You can mix dyes to create new colors, or choose a lighter concrete bagged mix to create a cleaner base for the dye to show through. In the above example dyes were added to standard countertop concrete mix to achieve the colors.
Remember that dye is a pigment and will stain anything it comes into contact with. Always wear gloves when handling, and make sure not to get any in your eyes or breathe it in.
Where dyes are added to the concrete as it's being mixed, stains are applied after the concrete has cured. The advantage of this is that stains can be brushed on, or applied with an artistic touch to only apply color to specific areas. There are just as many stain colors are there are dyes, but the look is slightly different. Dyes penetrate all the way through the concrete as it's being mixed in, stains can have a translucent effect and a softer appearance in color.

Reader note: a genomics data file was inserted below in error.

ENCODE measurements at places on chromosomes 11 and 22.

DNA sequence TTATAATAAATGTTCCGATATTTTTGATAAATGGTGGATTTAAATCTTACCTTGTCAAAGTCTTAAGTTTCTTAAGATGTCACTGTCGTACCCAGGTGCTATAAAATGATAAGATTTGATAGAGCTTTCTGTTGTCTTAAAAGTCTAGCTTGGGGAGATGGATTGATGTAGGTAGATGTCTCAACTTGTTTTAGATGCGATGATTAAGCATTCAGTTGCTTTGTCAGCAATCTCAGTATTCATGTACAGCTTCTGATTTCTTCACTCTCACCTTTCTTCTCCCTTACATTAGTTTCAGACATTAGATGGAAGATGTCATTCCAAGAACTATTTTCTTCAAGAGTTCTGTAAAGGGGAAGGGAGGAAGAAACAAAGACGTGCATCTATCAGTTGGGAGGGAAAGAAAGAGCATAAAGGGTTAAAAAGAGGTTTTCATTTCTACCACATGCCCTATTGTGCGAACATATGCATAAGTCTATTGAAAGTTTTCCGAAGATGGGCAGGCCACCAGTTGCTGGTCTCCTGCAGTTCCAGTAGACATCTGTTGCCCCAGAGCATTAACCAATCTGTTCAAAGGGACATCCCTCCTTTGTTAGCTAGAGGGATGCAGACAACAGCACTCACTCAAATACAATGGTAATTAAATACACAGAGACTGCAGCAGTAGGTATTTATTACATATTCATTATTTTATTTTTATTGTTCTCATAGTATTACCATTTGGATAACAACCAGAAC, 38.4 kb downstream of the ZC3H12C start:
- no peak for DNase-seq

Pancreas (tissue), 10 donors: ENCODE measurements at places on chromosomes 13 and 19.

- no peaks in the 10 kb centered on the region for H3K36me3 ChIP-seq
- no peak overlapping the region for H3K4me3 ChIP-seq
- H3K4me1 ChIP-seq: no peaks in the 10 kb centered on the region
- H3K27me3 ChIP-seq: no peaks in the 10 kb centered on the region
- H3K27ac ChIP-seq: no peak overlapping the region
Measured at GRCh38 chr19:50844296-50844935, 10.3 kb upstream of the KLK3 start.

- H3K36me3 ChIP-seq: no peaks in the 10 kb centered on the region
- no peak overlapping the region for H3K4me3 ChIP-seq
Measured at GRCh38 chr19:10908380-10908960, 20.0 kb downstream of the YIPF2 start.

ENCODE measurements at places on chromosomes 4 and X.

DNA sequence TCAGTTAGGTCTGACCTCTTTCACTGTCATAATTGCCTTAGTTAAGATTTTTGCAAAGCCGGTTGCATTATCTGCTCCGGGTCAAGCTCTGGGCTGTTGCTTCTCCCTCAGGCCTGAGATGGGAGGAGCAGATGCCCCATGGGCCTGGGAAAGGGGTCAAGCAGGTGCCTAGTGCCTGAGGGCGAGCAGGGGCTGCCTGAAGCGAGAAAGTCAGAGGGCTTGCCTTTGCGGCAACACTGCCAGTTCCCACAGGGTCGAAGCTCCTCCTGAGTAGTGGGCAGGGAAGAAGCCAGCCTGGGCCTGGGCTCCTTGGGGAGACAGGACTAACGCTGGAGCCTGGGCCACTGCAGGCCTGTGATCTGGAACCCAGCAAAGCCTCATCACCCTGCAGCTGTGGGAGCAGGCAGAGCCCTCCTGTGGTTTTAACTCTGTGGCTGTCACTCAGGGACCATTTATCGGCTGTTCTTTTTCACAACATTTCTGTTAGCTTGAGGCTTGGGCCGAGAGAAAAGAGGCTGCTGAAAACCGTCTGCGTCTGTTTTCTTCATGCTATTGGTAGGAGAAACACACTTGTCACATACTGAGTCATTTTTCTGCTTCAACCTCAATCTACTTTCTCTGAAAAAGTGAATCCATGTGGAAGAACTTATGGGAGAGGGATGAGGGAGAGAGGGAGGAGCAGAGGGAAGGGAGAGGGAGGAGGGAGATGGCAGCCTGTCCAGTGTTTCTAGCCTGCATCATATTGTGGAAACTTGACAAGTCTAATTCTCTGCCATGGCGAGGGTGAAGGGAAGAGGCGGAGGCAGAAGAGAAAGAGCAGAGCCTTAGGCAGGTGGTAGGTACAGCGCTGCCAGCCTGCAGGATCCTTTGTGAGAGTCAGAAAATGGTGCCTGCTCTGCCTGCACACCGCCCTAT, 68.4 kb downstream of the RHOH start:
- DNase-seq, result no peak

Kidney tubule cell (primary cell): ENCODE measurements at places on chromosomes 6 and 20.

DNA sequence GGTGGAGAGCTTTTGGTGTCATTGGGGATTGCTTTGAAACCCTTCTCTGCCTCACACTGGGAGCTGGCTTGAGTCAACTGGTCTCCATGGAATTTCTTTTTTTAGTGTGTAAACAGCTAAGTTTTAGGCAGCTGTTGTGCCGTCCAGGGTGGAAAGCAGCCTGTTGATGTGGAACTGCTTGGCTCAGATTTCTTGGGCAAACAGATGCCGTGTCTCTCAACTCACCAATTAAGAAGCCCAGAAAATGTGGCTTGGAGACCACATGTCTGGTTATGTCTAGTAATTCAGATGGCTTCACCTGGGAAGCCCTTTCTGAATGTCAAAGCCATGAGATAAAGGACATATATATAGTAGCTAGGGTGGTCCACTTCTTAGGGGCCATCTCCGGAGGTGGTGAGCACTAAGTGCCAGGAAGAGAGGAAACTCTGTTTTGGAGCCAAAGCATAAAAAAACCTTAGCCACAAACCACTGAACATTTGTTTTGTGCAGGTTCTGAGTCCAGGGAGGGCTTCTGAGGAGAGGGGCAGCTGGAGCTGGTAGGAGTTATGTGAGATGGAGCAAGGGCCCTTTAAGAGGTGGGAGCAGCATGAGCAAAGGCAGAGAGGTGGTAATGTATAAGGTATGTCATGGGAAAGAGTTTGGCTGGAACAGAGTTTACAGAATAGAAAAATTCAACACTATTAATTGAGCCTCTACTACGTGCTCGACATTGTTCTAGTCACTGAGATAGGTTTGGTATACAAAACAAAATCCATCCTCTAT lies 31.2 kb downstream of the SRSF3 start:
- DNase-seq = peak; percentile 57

Before committing to either dye or stain, it's wise to preform some tests to ensure the color you are looking for.
Introducing additives to the concrete mix can affect the performance and set times for concrete, but really should only be used if the circumstances require it (no need to mess with ordinary concrete, it's already pretty great stuff!).
We won't be using any additives in this class, but it's good to know they exist and under what circumstances they should be used.
ACCELERATORS / RETARDERS
Accelerators reduce the set time and allow early strength for concrete. This is great for applications where you need to concrete to set up quick, like in colder weather where you don't want to wait around and heat an area just to set your concrete pour.
Retarding agents slow down the curing process, and are often used in hot temperatures to delay the set time. Retarders can also be used if your job is complicated and you want additional work time for the concrete.
OTHER CONCRETE ADDITIVES
There are a few more concrete additives, but they are typically for specialized applications and aren't really used outside of the construction world. However, just so you know: